Q: In response to the question about wearing Native American things (my reply was too long):

I am not Native American, but I do love the culture and have done a lot of research on everything. In my opinion I think wearing jewelry made by Native Americans is ok. I do not think it is ok to wear head dresses. A feather was given to a Native American man when he did something brave. Once he did enough then he was allowed to start putting all his feathers to make a head dress. At least that is what I have read. Is that correct?-hibeccaboo


The Eagle, is considered by some Native tribes as the messenger to the Creator. As such, it plays a significant spiritual role in Native American Indian tradition. The Golden Eagle Feather was a revered possession that instilled great respect among the members of the tribe and retained a prominent place, not only in the Four Sacred Rituals, but also in the Native Indian headdress worn at such ceremonies. During the Four Sacred Rituals we will wear an Eagle Feather in our hair.

When one receives an Eagle Feather that person is being acknowledged with gratitude, with love, and with ultimate respect. That feather must have sacred tobacco burnt for it. In this way the Eagle and the Creator are notified of the name of the new Eagle Feather holder. The holder of the Eagle Feather must ensure that anything that changes the natural state of one’s mind (Alcohol and Drugs) must never come in contact with the sacred Eagle Feather. The Keeper of the feather will make a little home where the feather will be kept. The Eagle Feather must be fed. You feed the Eagle Feather by holding or wearing the feather at sacred ceremonies. By doing this the Eagle Feather is recharged with sacred energy.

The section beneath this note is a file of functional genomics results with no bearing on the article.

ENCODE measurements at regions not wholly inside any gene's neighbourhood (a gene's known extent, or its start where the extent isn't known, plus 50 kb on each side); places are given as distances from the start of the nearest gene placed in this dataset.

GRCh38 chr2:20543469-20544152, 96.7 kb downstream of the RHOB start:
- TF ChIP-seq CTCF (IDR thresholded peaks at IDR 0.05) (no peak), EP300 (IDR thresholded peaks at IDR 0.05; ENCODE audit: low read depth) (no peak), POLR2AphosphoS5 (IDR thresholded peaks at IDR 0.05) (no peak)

It is a little known fact that Native American headdresses were not made completely in one sitting. In fact, each time the chief, warrior, or other important tribe member committed a brave act, a feather was added. Therefore, the more feathers in the headdress, the braver…the wearer was. In certain tribes, the brave act itself was not enough. The warrior would have to provide [prepare] himself by fasting for several days and meditating the entire time to show his steadfastness. This fact alone makes the significance of the Native American headdress very important.It is also a very surprising and little known fact that women did not participate in making the Native American headdress. Only the men would help to make them, and this was often made by the chief or warrior’s closest friends and allies. Of all the feathers, the Golden Eagle feather was the most coveted and the most significant. If someone had one of these in their headdress, they received a great deal of reverence and respect from other members of the tribe. 

Today, many see the Native American headdress as symbol of strength and bravery. Wearing a Native American headdress was a real honor, and those who got the opportunity to wear one were revered and respected. (As seen in the infamous photograph of Albert Einstein wearing a headdress with Natives standing around him.) –NativeSkins


just needs to be on my blog. thanks Native Skins. Also it should be noted that Head dresses were a Plains Natives thing… not a generalized native thing… and even so not all Plains Native cultures uses head dresses. 

And this is why middle class white kids prancing around in a head dress is offensive.

Thank you to Native Skins for sharing.

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